Two cases of acute myeloid leukemia with t(11;17) associated with varying morphology and immunophenotype: rearrangement of the MLL gene and a region proximal to the RAR alpha gene
ABSTRACT This report describes 2 cases of acute myeloid leukemia (AML), which based on the WHO classification would be classified as AML with an 11q23 (MLL) abnormality, but with contrasting morphologic and immunophenotypic profiles. One case had monocytic features (morphologically and immunophenotypically) with a t(11;17)(q23;q21), a previously identified variant translocation in acute promyelocytic leukemia (APL). The second case had morphologic and immunophenotypic features of APL associated with a t(11;17)(q23;q25). In both cases, fluorescence-in-situ hybridization (FISH) analysis demonstrated that the 11q23 breakpoint involved the MLL gene, but RARalpha was not involved in the 17q breakpoints. These cases illustrate the importance of FISH analysis to confirm the presence of a particular recurring rearrangement.
Full-textDOI: · Available from: Cherie Dunphy, Jan 04, 2014
SourceAvailable from: Rolf MarschalekThe Korean journal of hematology 12/2012; 47(4):307-8. DOI:10.5045/kjh.2012.47.4.307
[Show abstract] [Hide abstract]
ABSTRACT: Clonal chromosome abnormalities are hallmarks of various cancer types. Non-random chromosome translocations have been identified in hematological malignancies over five decades due to their ability to yield informative metaphases. Among the various chromosome aberrations commonly found in different cancer types including deletions, duplications, and aneuploidy, balanced reciprocal translocations have been identified with remarkable specificity in hematological malignancies and soft tissue sarcomas. Recurrent chromosome aberrations are used as markers for diagnosis, prognosis, and treatment follow-up. The fusion and deregulated genes cloned from the site of translocation breakpoints are implicated in tumorigenesis. It has been well established that common molecular consequences of non-random reciprocal translocations result in the formation of a fusion gene from the breakpoints in the introns of two different genes on the same or different chromosome. Most of the fusion genes described in hematological malignancies are transcription factor genes and tyrosine kinases, conferring proliferative advantage to the leukemic clone.Cancer treatment and research 01/2009; 145:41-58. DOI:10.1007/978-0-387-69259-3_3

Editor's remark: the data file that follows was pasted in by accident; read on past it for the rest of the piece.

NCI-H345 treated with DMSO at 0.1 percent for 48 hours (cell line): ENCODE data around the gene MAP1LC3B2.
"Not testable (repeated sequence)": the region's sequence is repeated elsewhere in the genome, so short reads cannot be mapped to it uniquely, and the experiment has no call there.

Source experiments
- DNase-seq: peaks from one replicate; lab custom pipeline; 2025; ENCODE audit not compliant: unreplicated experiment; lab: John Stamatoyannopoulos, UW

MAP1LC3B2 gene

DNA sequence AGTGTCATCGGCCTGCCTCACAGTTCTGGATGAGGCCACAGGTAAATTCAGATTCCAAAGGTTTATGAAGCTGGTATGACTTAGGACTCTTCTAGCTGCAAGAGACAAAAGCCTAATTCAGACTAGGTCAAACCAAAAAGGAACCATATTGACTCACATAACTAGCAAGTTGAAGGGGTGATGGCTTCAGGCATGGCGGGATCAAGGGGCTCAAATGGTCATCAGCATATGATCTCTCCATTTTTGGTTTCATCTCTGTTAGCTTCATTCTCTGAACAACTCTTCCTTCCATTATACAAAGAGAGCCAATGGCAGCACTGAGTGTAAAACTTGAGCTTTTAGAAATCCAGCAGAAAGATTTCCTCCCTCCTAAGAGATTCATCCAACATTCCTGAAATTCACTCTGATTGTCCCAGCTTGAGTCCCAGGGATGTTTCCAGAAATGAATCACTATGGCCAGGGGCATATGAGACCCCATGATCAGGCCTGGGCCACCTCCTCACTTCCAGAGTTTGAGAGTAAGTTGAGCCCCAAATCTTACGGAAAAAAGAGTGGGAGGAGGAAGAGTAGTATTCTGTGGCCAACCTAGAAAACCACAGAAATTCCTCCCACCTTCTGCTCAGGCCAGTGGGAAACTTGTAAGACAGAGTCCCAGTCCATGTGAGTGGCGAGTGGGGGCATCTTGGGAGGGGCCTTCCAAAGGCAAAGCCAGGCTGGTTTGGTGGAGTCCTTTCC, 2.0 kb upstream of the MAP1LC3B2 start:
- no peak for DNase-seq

[Show abstract] [Hide abstract]
ABSTRACT: A 23-year-old male presented with pulmonary tuberculosis and swelling of both lower limbs. He was put on antitubercular treatment. Hemogram showed mild anemia and Pseudo Pelger-huet cells. The bone marrow (BM) examination showed 52% promyelocytes with regular round to oval nuclei, few granules and were positive for CD13 and CD33, and negative for HLA-DR. Cytogenetic analysis of the BM aspirate revealed an apparently balanced t(11;17)(q23;q21). Final diagnosis rendered was acute promyelocytic leukemia (APL) with t(11;17)(q23;q21); ZBTB16/RARA. APL is a distinct subtype of acute myeloid leukemia. The variant APL with t(11;17)(q23;q21) cases that are associated with the ZBTB16/RARA fusion gene have been reported as being resistant to all-trans-retinoic acid (ATRA). Therefore, differential diagnosis of variant APL with t(11;17)(q23;q12) from classical APL with t(15;17)(q22;q12); PML-RARA is very important. Here we have discussed the importance of distinct morphology of variant APL and also significance of rare presentation with tuberculosis.The Korean journal of hematology 09/2012; 47(3):229-32. DOI:10.5045/kjh.2012.47.3.229